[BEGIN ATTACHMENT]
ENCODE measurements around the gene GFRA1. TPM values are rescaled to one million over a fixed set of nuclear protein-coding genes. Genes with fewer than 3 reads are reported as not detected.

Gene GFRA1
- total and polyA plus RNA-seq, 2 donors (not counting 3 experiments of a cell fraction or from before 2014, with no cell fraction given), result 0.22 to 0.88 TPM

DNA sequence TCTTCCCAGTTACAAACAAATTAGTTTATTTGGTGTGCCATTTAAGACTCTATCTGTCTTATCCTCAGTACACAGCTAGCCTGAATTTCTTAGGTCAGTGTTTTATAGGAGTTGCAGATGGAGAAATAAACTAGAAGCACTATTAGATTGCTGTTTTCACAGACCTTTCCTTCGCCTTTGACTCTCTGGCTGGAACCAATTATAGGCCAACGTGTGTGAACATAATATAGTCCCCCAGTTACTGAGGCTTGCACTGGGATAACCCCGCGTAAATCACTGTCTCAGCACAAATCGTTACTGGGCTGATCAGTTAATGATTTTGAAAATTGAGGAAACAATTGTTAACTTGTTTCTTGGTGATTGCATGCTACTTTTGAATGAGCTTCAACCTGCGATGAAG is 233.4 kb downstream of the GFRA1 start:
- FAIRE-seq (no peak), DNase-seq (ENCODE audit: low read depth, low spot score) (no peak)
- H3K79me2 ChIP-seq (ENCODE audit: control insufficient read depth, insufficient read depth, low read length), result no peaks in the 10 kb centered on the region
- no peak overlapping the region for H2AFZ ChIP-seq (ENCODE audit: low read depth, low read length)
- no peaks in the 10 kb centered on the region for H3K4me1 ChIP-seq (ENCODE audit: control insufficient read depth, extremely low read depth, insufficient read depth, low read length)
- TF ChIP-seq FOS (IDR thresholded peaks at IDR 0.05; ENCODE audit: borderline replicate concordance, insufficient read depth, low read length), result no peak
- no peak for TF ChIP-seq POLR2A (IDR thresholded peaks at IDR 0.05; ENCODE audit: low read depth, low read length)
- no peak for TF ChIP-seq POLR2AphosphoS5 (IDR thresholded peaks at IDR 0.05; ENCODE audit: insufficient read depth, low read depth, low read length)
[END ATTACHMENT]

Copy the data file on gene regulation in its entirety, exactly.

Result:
ENCODE measurements around the gene GFRA1. TPM values are rescaled to one million over a fixed set of nuclear protein-coding genes. Genes with fewer than 3 reads are reported as not detected.

Gene GFRA1
- total and polyA plus RNA-seq, 2 donors (not counting 3 experiments of a cell fraction or from before 2014, with no cell fraction given), result 0.22 to 0.88 TPM

DNA sequence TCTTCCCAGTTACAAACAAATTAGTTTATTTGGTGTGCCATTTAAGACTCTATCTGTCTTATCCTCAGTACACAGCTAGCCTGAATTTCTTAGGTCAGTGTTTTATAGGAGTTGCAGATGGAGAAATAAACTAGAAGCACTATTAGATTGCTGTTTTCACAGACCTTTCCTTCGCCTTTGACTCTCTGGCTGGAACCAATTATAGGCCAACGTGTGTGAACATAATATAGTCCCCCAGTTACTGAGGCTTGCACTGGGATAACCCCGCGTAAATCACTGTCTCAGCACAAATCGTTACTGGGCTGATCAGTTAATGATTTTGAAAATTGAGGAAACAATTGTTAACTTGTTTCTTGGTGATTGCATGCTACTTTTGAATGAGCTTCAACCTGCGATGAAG is 233.4 kb downstream of the GFRA1 start:
- FAIRE-seq (no peak), DNase-seq (ENCODE audit: low read depth, low spot score) (no peak)
- H3K79me2 ChIP-seq (ENCODE audit: control insufficient read depth, insufficient read depth, low read length), result no peaks in the 10 kb centered on the region
- no peak overlapping the region for H2AFZ ChIP-seq (ENCODE audit: low read depth, low read length)
- no peaks in the 10 kb centered on the region for H3K4me1 ChIP-seq (ENCODE audit: control insufficient read depth, extremely low read depth, insufficient read depth, low read length)
- TF ChIP-seq FOS (IDR thresholded peaks at IDR 0.05; ENCODE audit: borderline replicate concordance, insufficient read depth, low read length), result no peak
- no peak for TF ChIP-seq POLR2A (IDR thresholded peaks at IDR 0.05; ENCODE audit: low read depth, low read length)
- no peak for TF ChIP-seq POLR2AphosphoS5 (IDR thresholded peaks at IDR 0.05; ENCODE audit: insufficient read depth, low read depth, low read length)